Wednesday, March 21, 2012

Concerning Pulpit Supply

Nothing brings home the division and chaos of the MO Synod's worship practices like filling in for someone else or having someone else fill in for you. Here are some things to consider, garnered from my own mistakes and troubles in this regard.

First, if you are looking for someone to fill in for you, put together a standard letter that explains in detail anything that might be remotely quirky about your parish. My letter includes the fact that we genuflect, elevate, wear the chasuble, chant everything (except the Preparation), consume all that is consecrated, etc. Do you do announcements before the service? Which general prayers do you use? Etc. If nothing else this is a good exercise for you to take inventory of the customs and ceremonies you follow - and perhaps rethink some of them.

Second, if someone is asking you to fill in - take nothing for granted. Ask questions. For example, the last time I stepped into a pitfall was when I did not discover the use of grape juice until I was preparing the altar at that other parish. I told the elder on duty that we weren't using that at the service that day. To say the least, a sticky situation best avoided. So ask: do you use only wine for the Supper? Do you use only wheaten bread for the Supper? Does the pastor commune everyone? What vestments are worn? About how long should the sermon be? etc. If you feel conscience bound not to do something that this parish does, you want to be able to decline the invitation beforehand. Since I know I feel conscience bound not to use grape juice, and since I know a lot of LCMS parishes do, I should have asked before agreeing to fill in.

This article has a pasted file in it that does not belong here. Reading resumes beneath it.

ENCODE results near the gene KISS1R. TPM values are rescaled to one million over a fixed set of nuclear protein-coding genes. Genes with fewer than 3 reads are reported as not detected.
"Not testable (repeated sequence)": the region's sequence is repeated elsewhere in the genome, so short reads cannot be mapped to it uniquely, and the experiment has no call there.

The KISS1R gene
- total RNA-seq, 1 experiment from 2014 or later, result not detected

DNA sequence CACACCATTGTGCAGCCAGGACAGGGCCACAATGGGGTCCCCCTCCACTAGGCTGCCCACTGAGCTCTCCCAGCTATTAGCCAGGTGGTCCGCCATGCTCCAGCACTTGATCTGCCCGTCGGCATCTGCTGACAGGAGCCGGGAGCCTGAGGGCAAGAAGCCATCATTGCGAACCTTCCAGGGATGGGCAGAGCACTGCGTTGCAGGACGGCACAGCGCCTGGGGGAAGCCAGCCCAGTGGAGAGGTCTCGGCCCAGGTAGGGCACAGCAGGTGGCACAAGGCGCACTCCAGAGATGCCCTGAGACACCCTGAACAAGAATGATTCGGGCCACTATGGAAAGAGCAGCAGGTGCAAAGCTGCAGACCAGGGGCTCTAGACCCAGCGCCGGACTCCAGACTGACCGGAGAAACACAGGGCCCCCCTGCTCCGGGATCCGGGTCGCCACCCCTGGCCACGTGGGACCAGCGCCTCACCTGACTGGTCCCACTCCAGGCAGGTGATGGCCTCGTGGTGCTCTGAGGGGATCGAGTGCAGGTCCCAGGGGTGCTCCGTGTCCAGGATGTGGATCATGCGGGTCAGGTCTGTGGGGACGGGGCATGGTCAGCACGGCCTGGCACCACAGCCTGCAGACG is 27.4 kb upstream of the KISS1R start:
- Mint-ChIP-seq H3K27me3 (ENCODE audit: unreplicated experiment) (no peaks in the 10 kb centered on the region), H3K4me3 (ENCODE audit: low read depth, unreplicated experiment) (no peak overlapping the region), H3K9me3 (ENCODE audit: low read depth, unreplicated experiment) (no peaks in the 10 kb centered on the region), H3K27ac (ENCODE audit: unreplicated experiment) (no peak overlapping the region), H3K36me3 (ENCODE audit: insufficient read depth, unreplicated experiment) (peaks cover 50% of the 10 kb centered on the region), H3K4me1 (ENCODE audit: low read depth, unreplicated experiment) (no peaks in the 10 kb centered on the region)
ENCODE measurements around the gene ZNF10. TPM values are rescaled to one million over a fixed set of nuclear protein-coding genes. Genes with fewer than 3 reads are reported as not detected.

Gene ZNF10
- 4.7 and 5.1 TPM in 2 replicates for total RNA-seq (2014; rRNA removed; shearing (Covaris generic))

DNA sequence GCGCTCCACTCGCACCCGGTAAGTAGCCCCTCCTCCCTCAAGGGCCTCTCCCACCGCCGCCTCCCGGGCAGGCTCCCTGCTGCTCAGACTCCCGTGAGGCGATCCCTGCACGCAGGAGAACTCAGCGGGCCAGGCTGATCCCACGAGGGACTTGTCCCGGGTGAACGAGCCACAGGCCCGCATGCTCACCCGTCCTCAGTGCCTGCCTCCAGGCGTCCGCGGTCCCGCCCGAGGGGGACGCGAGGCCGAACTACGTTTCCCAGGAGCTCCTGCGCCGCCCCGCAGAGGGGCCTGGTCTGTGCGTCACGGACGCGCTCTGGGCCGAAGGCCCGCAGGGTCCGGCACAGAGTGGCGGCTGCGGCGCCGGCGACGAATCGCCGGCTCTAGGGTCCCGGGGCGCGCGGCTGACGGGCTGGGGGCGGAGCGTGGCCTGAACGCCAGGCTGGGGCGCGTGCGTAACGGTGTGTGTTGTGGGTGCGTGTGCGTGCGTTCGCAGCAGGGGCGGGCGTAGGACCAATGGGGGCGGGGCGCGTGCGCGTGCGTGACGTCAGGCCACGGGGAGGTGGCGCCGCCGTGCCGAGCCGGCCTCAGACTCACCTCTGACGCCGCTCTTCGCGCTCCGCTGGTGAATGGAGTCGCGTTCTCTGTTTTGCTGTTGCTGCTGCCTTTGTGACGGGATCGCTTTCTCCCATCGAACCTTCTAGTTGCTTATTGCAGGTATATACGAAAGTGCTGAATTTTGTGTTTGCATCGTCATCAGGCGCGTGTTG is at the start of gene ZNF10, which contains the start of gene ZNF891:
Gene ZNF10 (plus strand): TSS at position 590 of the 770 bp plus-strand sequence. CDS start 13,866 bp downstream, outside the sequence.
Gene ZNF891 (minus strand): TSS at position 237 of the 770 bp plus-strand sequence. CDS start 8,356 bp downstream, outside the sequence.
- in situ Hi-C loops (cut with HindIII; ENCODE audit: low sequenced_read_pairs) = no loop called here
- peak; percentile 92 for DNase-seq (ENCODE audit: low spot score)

It's been said before and it will be said again: you just can't make assumptions. These are the results of unbridled "diversity."

If you find a good fill-in: pay him well!



  1. Fr. Curtis, Can you send me your letter so that I can tweak it?

  2. The answers to your questions at the most "Cutting Edge" LC-MS churches:
    1. No, Purple Kool-Aid is fine, thankyouverymuch
    2. No/Yes, What does "wheaten" mean, anyway?
    3. No, The dance troupe, 'The New Angels of Promise,' do that
    4. Designer jeans and a graphic tee shirt/soul patch and lots of "product" in hair
    5. 45 minutes with lots of video nonsense mixed in

  3. Agreed, I'd appreciate Fr. Curtis, who has done the work, to give up his letter for regurgitation. I'm going to vacation this year and can't imagine what sort of nonsense will happen in my stead.

    1. The things you might mention will be different, of course, but FWIW - here you go:

      TO: Pulpit Supply Pastors
      FROM: Rev. H. R. Curtis
      RE: Information for services at Trinity Worden and Zion Carpenter.

      Thank you so much for agreeing to serve Zion – Carpenter and Trinity – Worden on DATE, WEEK OF YEAR Sunday. Enclosed you will find the Order of Service. This letter contains other details of the service.

      Bible Class at Zion: 7:30am
      Divine Service at Zion: 8:00am
      Divine Service at Trinity: 9:30am
      Bible Class at Trinity: 10:45-11:30am.

      The Address and Directions are on a separate sheet for your convenience.

      In case you should become ill or otherwise unavoidably detained, you may call elder NAME at NUMBER or secretary NAME at NUMBER.